Prince William in first Obama talks

The prince and president spoke for around 20 minutes

The Duke of Cambridge has met US President Barack Obama at the White House as part of a three-day visit.

Prince William held talks with President Obama in the Oval Office, in advance of delivering a speech to the World Bank on wildlife crime.

During the speech, he described the illegal wildlife trade as “one of the most insidious forms of corruption and criminality in the world today”.

His wife, the Duchess of Cambridge, visited a New York children’s centre.

The couple arrived in New York on Sunday night, with the prince travelling to Washington alone on Monday.

‘Just chaos’

At the White House, the prince joked with Mr Obama about the birth of Prince George, saying: “The excitement of the event and everything else was just chaos.”

He added that he expects a “busy year” in 2015, when Catherine is due to give birth to the royal couple’s second child.

President Obama said the prince’s work to protect endangered wildlife was “very important”.

BBC royal correspondent Nicholas Witchell said the prince had enjoyed access “most politicians can only dream about”.

Prince William and World Bank President Jim Yong Kim
The duke paid tribute to his father and grandfather when he spoke at the World Bank
Catherine in Harlem
Catherine visited the Northside Centre for Child Development in Harlem on Monday
Catherine
Catherine was greeted with cheers when she arrived
Young girl waits to see Catherine
There has been “huge excitement” in New York, the British consul general in the city said

Later, in his speech at the World Bank, the prince said: “In my view, one of the most insidious forms of corruption and criminality in the world today is the illegal wildlife trade.”

He attacked those who “loot our planet to feed mankind’s ignorant craving for exotic pets, trinkets, cures and ornaments derived from the world’s vanishing and irreplaceable species”.

Prince’s passion for wildlife

Prince William founded the umbrella organisation United for Wildlife to try to preserve the planet’s most endangered animals and habitats.

The prince has been the royal patron of Tusk since 2005. The charity supports projects in 17 African countries, aimed at protecting wildlife and alleviating poverty.

Before starting at St Andrews University, the prince went on a gap year, some of which was spent in Africa learning about its wildlife and game conservation.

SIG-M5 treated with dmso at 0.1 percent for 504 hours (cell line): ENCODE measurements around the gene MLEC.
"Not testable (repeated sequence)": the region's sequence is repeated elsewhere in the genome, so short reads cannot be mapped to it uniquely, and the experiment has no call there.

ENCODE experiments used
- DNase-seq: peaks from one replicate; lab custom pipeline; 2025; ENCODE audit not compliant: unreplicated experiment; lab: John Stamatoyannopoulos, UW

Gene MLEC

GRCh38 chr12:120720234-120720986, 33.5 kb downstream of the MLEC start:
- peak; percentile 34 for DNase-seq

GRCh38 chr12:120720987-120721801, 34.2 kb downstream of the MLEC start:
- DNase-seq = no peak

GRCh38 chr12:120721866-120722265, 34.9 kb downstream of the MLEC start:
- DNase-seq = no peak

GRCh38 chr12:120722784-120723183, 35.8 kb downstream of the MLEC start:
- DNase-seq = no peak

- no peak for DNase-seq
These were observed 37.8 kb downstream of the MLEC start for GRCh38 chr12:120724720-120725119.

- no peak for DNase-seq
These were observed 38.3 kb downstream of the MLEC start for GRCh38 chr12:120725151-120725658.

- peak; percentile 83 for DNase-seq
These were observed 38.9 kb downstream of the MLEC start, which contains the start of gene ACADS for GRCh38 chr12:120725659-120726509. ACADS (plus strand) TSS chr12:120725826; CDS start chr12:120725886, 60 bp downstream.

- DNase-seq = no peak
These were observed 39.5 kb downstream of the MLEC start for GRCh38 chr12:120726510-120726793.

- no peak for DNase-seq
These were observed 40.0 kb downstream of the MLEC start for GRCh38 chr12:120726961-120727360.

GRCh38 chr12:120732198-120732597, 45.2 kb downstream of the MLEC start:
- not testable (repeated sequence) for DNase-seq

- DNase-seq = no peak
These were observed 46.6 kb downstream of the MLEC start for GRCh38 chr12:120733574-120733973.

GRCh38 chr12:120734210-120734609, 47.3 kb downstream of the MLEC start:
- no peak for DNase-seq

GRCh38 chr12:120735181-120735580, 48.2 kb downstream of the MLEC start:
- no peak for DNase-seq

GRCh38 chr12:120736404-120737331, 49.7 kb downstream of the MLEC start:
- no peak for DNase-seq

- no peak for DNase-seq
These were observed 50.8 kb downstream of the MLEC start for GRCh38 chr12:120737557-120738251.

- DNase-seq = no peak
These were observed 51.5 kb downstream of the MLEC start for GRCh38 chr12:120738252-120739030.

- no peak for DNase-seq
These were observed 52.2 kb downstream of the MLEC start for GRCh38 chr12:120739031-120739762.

Paying tribute to his father, the Prince of Wales, and his grandfather, the Duke of Edinburgh, he said: “They helped to bring about a revolution in attitudes towards our natural environment.”

He added: “From them, I learned that our relation to nature and wildlife goes to the heart of our identity as human beings. From our sheer survival, to our appreciation of beauty and our connection to all other living things.

“Seen in this light, the extinction of any of the world’s species of animals is a loss to all humanity.”

He said wildlife crime “goes to the heart of our security”, “distorts economic development” and “fuels sources of conflict”.

The duchess, meanwhile, visited Harlem’s Northside Centre for Child Development.

She was greeted with cheers from well-wishers when she arrived at the centre, which provides educational and mental health services to children and families.

Some of the youngsters believed Catherine was Princess Elsa from the hit animated movie Frozen.

Rose Ann Harris, director of early childhood services, said: “When they heard she was coming they thought it was Elsa – we said a princess and they got a princess.”

Basketball

Later, the couple will attend an NBA basketball match.

Ahead of the visit, Danny Lopez, the British consul general in New York, said there had been “incredible interest” in the royal couple.

He said there was “huge excitement” from people in the city.

On Tuesday, the duke and duchess will visit the 9/11 Memorial Museum and a New York youth organisation.

The visit will end with a University of St Andrews 600th anniversary dinner at the Metropolitan Museum of Art.

 

Source: BBC